Archive reviews: Wyrd – Immercity – Secret Location @Immer_City

I started reviewing some time ago and I thought perhaps I should post some of my old reviews so they are all in one place. These will be coming up over the next week or so…

This one was my first experience of immersive theatre and the one which started my obsession with it. I havent seen Immercity’s productions for a while but they are definitely worth going to see!

First published at – http://the-void.co.uk/theatre/wyrd-487/

6 May 2013

Immersive theatre is an extremely popular style of performance at the moment and is it any wonder? 

Everything we do is interactive; we can press our buzzers while watching Britain’s Got Talent, wyrdcall in to vote for the next popstar, even text our opinions during the political debates running up to the General Election; so why not theatre too? Many companies now ask the audience to get involved and Immercity do this brilliantly. It has had great success with a number of productions and its most recent piece, Wyrd – which is part devised, part improvised using social media – is no exception.

 

On the night, we met the characters at a pub ready to head to a secret location nearby. However, there is the possibility to meet the characters weeks before the show. Joseph and Fiona Warding and Ethan Pope are on Facebook. Here you’ll find YouTube clips, wedding photos with hidden clues and an invitation to their hen and stag parties. You also get the back story: Joseph is looking for information surrounding the murder of his grandfather and is seeking the help of the Gowdy sisters and the audience to do a séance.

I followed this avidly, throwing myself into it head first and I actually think this is the best way to do it. I loved the run up. The time at the pub and waiting in the cellar pre-séance could have gone on for longer and I enjoyed this more than the actual séance itself. I was happy questioning the characters, getting my fortune read through the use of tarot cards and trying to work out what the significance of the goings-on were. Getting to talk to the characters, I felt I was an important part of what was happening and felt like a detective, piecing together what was going on. Was it significant that one of the newlyweds wasn’t wearing their wedding ring? Was there something hidden somewhere I hadn’t found, in the tube station, at the pub? And what was with the ceremonial sandwich making?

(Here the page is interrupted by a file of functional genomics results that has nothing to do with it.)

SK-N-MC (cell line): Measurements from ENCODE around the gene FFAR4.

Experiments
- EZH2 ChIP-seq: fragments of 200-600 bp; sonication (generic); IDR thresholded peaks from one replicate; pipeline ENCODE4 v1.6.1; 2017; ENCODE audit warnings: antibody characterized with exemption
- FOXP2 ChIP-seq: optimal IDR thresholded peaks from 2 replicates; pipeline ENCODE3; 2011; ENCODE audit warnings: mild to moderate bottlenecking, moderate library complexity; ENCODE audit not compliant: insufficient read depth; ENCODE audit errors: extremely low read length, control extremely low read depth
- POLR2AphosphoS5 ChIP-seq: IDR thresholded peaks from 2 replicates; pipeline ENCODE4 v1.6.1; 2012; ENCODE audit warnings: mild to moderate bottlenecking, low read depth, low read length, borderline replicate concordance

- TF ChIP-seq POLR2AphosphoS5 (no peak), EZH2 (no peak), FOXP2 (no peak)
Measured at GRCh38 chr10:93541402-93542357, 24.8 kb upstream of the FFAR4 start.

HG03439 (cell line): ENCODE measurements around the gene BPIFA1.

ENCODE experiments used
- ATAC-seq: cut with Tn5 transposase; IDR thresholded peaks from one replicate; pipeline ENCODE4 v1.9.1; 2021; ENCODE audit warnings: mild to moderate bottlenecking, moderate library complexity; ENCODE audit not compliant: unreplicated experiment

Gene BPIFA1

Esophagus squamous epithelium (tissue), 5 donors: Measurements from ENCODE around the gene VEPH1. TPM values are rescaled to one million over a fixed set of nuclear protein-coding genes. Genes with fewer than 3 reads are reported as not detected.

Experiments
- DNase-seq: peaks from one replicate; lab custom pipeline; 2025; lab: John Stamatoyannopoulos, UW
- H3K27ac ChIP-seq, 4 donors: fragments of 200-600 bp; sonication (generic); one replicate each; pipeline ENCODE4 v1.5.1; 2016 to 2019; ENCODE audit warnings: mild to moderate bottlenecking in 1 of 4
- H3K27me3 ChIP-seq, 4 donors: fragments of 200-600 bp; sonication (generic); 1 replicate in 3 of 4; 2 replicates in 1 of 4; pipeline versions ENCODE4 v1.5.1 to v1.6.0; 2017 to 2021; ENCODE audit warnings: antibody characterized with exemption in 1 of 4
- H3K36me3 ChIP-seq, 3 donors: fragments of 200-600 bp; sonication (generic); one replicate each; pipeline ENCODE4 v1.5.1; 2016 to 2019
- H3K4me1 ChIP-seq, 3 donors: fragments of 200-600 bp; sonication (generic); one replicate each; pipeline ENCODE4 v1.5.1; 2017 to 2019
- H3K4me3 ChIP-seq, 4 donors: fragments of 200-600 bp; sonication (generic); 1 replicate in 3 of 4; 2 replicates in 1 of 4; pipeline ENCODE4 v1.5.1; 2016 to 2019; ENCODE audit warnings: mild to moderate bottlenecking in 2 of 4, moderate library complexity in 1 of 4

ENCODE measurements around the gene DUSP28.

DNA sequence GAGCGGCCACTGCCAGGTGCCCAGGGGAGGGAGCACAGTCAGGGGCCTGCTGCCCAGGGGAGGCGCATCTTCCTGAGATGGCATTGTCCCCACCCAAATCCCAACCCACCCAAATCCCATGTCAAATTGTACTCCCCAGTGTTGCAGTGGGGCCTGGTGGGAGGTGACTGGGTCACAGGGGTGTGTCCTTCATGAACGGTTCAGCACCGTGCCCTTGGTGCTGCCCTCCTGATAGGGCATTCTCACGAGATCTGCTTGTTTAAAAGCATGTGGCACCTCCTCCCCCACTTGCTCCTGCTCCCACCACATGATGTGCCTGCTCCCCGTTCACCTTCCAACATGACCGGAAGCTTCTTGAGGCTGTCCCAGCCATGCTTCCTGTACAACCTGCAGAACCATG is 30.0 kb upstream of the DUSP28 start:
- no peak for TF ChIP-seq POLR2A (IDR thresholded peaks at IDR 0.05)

I found Selma Glasell as Amanda absolutely mesmerising. Her terrifying stare and ramblings as well as her cryptic and seemingly nonsensical notes she wrote to the audience members really added to the experience. I, it turned out, should never wear purple or green. Why? Because she said so, and she can contact the dead. All of the cast were great but it really does depend on who you speak to as to who has the biggest impact on you. I spent much of my pre-performance time speaking to Ethan (Sam Trueman) and his best friend’s wife Fiona Warding (Victoria Jane Appleton). They secretly hate each other and this was shown in a surprisingly subtle and convincing way with the odd comment here, a sneer there, without ever going over the top.

It wasn’t just the audience who had to do their homework. Speaking to Victoria Jane Appleton and the director, Rosanna Mallinson, after the séance, they explained how the cast spent a month learning about each other; both the real them and their respective characters. They had to be able to give a knowing look and improvise on the spot in a manner that would further the plot without throwing their fellow cast members off.

The audience is part of the show; how they react to the things they are faced with, the interruptions and the unexpected turns the play can take is exactly what this company seems to hope for (and perhaps thrive upon). One moment which prompted reactions from the cast was when my companion, very kindly, decided to grab my back when the lights went down. I screamed and got told off by one of the sisters as we weren’t supposed to make any noise… I then spent the rest of the show searching for the person who did it.

This piece didn’t feel completely polished and sometimes felt a little stilted but it is understandable with it being partly improvised and unscripted and I don’t think this takes away from the hard work and effort put into the production as a whole. This technique also allows the show to stay fresh for both the audience and the cast as every night is slightly different – which is why I am desperate to go again.

Some people find immersive theatre terrifying, not truly knowing what is going to be expected of them. Some also don’t like that they are expected to discover things and if they miss something important, will they “get” the point. Wonderfully, in this production, you don’t have to do anything, if you don’t want to. However, I recommend you do get involved. Follow the social media and what’s going on, question the characters and do any activity they have available for you to do. This is a personal thing but I absolutely love it all and think that everyone should try it at least once. And if it’s only going to ever be once, it should be to see Wyrd.

Click here to find out more about Immer-city and Wyrd. 

 

 

 

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About Playhouse Pickings

Theatre blog run by Rhiannon Lawson; a civil servant, extreme tea drinker and theatre reviewer.
This entry was posted in Archived reviews, Immersive Theatre, London. Bookmark the permalink.

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